Quebec Studies

The Politics of the Province of Québec: The View from Atlantic Canada

Quebec Studies (1984), 2, (1), 36–54.


THE POLITICS OF THE PROVINCE OF QUEBEC: THE VIEW FROM ATLANTIC CANADA Stephen H. Ullman By electing a Parti Québécois provincial government on November 15, 1976, the Québécois took, at least in a symbolic sense, a large, first step toward independence. This event marked such an obvious turning point in Canada's political evolution that the federal government felt compelled to move decisively to stave off the threat of national dismemberment. Prime Minister Trudeau promised that he would never use force to keep Québec within Canada; he urged all Canadians to support bilingualism; and, in July 1977 he appointed the Task Force on Canadian Unity. The mandate of the Pepin-Robarts Commis­ sion (as the Task Force subsequently became known) was to collect ordinary Canadians' views on their country, its problems and prospects. During their hearings and regional tours, the Commissioners: ". . . discovered—beyond the good will and generosity and simple common sense, of which there . . . (was) . . . a great deal—instances of suspicion and occasional hostility, envy, intolerance and parochialism. Much of it seemed to be based on ignorance and an instinctive mistrust and fear of those who are different: those who look and dress differently, who speak a different language, who practice a different religion or enjoy unfamiliar customs, who came from somewhere else." The members of the Commission were stunned by the psychic distances which separate Canadians: "Sometimes the country seemed to us to be composed of a multiplicity of soli­ tudes, islands of self-contained activity and discourse disconnect­ ed from their neighbors and tragically unaware of the whole which contained them all." This paper describes how citizens living in one of Canada's "solitudes", the Atlantic Provinces, perceive the people and politics of a second, the Province of Québec. Through the use of survey data, it will explore: 1. Atlantic Canadians' ideas about why many Québécois are intent on changing their prov1 2 3 4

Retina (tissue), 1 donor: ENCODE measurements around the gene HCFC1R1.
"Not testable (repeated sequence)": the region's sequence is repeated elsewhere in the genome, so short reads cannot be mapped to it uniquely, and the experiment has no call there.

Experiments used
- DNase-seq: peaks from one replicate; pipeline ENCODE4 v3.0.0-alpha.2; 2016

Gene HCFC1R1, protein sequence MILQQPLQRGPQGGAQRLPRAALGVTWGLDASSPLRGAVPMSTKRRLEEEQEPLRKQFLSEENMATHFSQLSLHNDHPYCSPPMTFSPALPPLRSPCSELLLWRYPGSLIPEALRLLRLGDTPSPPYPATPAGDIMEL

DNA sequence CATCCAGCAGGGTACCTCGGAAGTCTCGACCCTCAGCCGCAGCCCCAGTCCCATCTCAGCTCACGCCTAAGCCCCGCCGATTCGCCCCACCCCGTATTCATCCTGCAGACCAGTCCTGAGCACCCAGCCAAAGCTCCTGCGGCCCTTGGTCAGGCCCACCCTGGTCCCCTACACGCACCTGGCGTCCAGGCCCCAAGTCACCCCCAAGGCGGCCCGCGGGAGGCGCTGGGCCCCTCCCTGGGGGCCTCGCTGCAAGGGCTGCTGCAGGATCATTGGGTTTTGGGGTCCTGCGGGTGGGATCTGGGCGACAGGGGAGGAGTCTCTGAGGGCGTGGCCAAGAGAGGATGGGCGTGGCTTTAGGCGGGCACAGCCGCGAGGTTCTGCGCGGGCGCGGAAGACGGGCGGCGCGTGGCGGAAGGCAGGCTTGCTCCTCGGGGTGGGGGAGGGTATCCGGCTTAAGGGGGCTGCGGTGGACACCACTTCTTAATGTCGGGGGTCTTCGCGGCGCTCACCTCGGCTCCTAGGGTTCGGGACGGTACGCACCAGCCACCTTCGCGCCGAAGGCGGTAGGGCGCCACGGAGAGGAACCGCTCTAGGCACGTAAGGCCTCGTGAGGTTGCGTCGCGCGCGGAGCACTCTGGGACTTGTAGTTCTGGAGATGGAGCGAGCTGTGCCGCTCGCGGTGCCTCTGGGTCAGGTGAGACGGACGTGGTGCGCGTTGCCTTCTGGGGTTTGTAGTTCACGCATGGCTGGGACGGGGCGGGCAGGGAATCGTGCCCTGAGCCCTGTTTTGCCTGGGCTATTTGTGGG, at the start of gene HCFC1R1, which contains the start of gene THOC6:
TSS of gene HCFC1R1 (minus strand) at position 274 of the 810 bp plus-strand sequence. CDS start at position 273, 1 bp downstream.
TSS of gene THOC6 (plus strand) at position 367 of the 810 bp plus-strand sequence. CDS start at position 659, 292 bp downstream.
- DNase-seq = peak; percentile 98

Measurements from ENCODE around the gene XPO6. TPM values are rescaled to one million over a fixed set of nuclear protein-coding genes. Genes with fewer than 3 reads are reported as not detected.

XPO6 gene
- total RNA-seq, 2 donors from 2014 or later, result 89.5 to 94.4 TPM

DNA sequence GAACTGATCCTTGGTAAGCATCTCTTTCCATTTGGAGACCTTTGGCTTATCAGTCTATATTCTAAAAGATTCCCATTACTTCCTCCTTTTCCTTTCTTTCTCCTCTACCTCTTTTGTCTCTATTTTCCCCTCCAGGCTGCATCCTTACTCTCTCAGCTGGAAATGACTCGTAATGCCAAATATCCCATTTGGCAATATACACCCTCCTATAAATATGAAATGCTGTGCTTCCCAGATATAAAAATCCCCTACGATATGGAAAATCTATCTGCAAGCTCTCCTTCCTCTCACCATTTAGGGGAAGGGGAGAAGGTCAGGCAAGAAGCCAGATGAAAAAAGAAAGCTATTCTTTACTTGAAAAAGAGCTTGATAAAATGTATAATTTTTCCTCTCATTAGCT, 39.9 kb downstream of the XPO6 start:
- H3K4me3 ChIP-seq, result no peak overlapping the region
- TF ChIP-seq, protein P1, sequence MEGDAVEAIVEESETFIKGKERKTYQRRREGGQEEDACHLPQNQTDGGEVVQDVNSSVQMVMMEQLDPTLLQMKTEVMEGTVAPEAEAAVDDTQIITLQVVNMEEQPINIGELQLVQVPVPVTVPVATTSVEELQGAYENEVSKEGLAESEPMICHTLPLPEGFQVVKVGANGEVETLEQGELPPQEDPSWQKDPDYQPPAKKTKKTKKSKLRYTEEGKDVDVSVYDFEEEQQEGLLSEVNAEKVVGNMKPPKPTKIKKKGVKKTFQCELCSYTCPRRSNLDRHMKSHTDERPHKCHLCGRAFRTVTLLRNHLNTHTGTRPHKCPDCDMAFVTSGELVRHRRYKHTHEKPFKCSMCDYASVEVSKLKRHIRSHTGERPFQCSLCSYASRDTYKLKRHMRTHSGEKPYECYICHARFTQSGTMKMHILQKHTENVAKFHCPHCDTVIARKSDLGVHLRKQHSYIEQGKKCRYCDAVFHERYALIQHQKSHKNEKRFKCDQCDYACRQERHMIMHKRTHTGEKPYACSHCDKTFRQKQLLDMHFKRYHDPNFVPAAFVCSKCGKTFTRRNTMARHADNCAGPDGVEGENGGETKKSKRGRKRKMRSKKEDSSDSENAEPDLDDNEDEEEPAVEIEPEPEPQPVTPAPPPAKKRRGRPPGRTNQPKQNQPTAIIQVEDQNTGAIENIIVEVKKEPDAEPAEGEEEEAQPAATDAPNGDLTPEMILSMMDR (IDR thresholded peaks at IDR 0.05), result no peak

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Author details

Ullman, Stephen